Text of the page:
LISBON/LONDON (Reuters) - Italy’s Generali (GASI.MI) has entered exclusive negotiations to buy Portuguese insurer Tranquilidade in a deal to boost its presence in Portugal, two sources familiar with the matter said.
Generali outbid Spanish insurance firm Grupo Catalana Occidente (GCO.MC) and was in final talks to buy the Lisbon-based company, the sources told Reuters, speaking on condition of anonymity.
Generali, Europe’s third-biggest insurer, has a 5% market share in Portugal. It plans to use Tranquilidade, whose business in Portugal is second only to Fosun-backed Fidelidade, as a platform to boost its client base in the country.
The deal, which values the 148-year-old insurer at between 550 million and 600 million euros (£494 million - £539 million), was expected to be signed next week, one of the sources said.
Generali and Grupo Catalana Occidente declined to comment.
Tranquilidade is controlled by U.S. investment fund Apollo which bought it in 2015 from the remnant of Banco Espirito Santo in a deal worth about 200 million euros.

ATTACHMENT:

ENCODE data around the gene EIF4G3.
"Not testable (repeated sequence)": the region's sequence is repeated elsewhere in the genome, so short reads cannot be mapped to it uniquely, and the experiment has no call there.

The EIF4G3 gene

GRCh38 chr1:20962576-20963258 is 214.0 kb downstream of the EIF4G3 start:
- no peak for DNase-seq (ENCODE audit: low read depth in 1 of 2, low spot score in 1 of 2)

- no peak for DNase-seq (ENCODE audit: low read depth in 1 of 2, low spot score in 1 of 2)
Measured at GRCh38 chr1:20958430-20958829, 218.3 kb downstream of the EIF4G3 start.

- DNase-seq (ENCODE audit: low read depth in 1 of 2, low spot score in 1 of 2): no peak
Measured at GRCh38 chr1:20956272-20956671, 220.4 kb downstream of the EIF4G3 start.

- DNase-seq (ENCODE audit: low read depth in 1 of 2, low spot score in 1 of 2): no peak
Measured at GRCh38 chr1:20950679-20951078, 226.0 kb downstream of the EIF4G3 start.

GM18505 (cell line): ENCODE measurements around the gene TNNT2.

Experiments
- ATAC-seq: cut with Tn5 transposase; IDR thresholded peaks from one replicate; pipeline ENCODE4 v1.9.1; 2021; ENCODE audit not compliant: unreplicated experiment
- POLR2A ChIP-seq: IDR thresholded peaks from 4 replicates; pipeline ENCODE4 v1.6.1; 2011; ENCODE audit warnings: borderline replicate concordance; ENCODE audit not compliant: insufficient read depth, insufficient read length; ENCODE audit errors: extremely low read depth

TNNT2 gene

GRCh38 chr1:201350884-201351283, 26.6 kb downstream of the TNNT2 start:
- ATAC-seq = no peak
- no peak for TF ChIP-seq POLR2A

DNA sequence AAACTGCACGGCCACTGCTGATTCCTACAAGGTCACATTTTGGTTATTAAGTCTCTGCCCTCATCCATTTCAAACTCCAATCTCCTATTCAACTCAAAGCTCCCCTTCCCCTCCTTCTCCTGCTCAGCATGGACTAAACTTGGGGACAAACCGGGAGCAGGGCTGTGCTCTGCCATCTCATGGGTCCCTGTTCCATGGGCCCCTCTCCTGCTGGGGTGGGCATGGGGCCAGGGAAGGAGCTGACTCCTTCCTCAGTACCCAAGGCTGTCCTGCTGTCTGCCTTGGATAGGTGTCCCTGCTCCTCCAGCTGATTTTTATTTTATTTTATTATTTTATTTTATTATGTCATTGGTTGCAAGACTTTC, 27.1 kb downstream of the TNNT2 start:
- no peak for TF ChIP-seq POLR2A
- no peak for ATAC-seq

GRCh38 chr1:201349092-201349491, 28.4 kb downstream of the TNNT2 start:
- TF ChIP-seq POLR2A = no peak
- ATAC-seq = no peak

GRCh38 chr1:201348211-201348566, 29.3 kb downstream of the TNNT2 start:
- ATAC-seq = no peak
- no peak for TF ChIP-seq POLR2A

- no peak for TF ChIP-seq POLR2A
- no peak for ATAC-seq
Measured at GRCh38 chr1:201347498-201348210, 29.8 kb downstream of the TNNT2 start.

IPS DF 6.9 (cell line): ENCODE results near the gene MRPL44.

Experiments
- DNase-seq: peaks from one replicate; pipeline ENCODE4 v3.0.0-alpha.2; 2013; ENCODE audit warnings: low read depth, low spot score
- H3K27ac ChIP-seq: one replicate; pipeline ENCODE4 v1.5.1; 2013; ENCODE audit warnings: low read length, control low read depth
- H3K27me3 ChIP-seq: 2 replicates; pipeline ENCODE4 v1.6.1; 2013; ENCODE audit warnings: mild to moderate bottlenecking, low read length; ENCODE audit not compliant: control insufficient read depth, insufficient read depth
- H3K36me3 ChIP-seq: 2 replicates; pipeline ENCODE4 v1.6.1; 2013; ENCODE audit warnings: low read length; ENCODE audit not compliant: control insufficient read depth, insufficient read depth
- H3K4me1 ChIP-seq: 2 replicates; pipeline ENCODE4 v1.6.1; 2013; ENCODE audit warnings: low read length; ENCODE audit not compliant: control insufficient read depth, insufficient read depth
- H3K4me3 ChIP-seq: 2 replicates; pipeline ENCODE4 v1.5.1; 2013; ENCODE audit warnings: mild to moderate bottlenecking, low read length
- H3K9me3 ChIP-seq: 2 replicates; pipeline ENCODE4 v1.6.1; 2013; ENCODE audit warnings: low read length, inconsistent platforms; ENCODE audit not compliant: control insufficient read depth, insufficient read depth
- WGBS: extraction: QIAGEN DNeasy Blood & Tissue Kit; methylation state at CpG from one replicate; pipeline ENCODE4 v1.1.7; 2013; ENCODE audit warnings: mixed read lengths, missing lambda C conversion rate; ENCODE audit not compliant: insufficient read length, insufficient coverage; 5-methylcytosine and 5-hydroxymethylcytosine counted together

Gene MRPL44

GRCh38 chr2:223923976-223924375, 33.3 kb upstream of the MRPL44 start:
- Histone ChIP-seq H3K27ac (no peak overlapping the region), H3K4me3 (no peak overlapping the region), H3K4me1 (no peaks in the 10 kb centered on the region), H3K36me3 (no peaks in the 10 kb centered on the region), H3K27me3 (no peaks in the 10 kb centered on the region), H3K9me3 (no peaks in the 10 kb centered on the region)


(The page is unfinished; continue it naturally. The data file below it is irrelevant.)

Apollo kicked off an auction process this year that drew interest from a series of industry players including Germany’s Allianz, Belgium’s Ageas and Spain’s Mapfre.
But only Generali and Catalana made it to the final stages of the auction which was led by Societe Generale, Jefferies and Arcano Partners, the sources said.
Generali’s bid emerged as the most competitive as the Trieste-based firm has been reviewing its presence in Portugal since 2017. It initially hired banks to look into a possible exit but subsequently decided to focus on acquisitions to expand its presence and boost revenue generation.
Tranquilidade was part of the troubled web of businesses of the Espirito Santo family, who had backed the firm for decades.
But the 2014 collapse of Banco Espirito Santo and its subsequent 4.9 billion bailout led to the creation of Novo Banco, which swallowed the lender’s healthy operations including Tranquilidade while its toxic assets were shifted to a bad bank.
Reporting by Sergio Goncalves in Lisbon and Pamela Barbaglia in London; Additional reporting by Gianluca Semeraro in Milan and Emma Pinedo Gonzalez in Madrid; Editing by Alexander Smith and Edmund Blair